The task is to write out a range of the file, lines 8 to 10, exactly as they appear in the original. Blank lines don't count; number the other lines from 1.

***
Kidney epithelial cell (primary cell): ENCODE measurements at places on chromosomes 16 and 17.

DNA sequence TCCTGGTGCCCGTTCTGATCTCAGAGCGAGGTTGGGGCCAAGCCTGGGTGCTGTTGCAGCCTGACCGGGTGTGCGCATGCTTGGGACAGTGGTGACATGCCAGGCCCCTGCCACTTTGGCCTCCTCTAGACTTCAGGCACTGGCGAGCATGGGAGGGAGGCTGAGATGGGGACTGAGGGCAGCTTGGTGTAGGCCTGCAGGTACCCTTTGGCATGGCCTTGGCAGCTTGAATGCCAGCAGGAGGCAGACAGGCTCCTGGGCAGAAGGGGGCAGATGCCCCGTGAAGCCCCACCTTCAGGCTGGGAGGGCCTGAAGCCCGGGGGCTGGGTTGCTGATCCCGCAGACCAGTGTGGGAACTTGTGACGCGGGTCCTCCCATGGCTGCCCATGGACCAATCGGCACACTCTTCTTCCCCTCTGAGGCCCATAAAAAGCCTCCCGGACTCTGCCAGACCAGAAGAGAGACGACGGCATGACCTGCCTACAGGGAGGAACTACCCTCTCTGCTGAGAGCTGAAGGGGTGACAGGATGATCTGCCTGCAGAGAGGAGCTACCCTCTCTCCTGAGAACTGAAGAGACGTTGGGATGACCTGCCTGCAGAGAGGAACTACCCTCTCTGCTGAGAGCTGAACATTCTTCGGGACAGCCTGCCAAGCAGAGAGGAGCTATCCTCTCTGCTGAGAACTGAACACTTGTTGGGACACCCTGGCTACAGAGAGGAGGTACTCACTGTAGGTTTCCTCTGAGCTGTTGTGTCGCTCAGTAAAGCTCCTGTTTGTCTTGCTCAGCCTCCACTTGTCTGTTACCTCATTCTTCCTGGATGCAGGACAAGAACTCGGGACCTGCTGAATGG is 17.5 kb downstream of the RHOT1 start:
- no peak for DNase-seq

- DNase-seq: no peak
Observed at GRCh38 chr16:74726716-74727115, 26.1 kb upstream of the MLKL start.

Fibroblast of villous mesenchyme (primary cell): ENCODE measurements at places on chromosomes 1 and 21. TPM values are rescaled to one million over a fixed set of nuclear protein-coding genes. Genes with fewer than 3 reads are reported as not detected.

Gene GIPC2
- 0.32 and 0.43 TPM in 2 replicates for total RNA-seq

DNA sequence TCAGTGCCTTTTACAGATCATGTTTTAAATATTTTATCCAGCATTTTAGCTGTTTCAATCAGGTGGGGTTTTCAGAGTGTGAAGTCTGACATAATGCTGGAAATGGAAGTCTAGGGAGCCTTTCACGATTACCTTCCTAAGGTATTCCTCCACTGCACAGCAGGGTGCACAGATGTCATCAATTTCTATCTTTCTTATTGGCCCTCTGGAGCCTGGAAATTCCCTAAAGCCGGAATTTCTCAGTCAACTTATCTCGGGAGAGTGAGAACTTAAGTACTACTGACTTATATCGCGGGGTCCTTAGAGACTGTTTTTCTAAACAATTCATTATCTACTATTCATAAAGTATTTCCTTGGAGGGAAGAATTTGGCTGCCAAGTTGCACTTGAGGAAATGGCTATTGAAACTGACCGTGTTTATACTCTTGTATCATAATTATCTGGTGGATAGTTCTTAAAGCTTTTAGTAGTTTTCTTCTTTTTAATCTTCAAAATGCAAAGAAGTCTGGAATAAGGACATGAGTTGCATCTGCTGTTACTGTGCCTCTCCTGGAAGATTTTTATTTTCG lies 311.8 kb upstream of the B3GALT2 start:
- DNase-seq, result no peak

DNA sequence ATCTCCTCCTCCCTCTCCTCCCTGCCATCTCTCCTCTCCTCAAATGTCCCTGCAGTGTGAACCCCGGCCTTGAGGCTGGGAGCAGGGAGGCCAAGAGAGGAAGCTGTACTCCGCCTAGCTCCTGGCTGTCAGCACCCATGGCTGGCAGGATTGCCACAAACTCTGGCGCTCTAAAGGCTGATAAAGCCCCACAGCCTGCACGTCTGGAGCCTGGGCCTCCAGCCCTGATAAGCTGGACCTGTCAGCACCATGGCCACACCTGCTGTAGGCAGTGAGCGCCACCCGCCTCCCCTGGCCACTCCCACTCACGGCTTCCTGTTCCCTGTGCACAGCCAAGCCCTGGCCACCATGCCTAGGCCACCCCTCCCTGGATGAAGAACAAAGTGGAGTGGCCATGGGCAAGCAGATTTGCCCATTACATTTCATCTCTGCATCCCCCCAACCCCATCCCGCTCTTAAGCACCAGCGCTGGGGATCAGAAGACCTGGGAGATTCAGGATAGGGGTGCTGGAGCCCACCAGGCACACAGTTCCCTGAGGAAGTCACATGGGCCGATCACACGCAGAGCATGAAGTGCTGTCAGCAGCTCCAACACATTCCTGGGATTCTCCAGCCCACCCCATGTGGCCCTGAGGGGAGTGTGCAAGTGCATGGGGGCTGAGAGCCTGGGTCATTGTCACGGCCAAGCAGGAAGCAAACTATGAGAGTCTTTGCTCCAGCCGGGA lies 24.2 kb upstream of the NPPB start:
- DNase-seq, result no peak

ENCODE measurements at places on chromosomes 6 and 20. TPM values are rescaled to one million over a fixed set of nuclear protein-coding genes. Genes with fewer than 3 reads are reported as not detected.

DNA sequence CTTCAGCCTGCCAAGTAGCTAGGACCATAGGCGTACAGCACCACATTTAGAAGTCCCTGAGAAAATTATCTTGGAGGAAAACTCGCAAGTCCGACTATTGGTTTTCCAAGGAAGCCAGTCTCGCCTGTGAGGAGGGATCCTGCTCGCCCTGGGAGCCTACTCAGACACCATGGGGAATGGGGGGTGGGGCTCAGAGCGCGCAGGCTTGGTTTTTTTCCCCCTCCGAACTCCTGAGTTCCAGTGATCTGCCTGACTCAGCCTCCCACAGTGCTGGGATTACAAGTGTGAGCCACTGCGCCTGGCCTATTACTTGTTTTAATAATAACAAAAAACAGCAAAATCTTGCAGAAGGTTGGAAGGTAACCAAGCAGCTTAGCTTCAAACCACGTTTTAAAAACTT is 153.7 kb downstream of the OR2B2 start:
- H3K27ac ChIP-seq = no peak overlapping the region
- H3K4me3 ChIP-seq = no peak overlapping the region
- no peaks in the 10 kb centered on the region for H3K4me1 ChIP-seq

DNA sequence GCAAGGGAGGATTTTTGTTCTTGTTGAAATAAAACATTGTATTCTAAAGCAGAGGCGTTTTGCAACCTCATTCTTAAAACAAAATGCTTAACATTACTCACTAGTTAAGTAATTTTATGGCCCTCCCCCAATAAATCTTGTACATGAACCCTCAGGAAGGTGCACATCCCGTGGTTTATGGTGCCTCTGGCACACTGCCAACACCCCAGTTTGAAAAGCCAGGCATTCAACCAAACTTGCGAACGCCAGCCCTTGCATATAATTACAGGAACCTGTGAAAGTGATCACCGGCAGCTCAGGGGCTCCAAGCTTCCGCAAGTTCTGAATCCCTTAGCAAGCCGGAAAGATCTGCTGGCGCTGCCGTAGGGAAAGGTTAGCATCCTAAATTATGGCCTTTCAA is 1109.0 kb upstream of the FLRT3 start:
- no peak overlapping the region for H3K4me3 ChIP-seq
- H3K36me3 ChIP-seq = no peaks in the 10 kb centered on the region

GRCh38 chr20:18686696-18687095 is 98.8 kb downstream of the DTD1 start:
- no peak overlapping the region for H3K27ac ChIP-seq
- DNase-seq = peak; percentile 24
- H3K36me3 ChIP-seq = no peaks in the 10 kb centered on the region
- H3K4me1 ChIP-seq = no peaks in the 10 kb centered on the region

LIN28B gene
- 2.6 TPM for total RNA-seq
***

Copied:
- 0.32 and 0.43 TPM in 2 replicates for total RNA-seq

DNA sequence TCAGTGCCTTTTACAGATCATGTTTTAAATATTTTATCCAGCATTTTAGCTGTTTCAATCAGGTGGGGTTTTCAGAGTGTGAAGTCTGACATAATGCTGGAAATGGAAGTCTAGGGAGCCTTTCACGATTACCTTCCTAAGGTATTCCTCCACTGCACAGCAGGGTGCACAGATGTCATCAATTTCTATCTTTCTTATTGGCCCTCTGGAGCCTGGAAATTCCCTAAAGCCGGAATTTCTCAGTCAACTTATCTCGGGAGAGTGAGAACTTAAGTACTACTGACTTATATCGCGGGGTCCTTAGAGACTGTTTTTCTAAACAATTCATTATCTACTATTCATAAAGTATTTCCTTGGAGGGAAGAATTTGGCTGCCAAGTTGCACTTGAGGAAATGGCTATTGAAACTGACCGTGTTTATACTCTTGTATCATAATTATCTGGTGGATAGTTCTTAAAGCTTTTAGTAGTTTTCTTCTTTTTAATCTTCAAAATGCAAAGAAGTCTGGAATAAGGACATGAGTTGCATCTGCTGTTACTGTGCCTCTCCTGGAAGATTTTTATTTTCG lies 311.8 kb upstream of the B3GALT2 start:
- DNase-seq, result no peak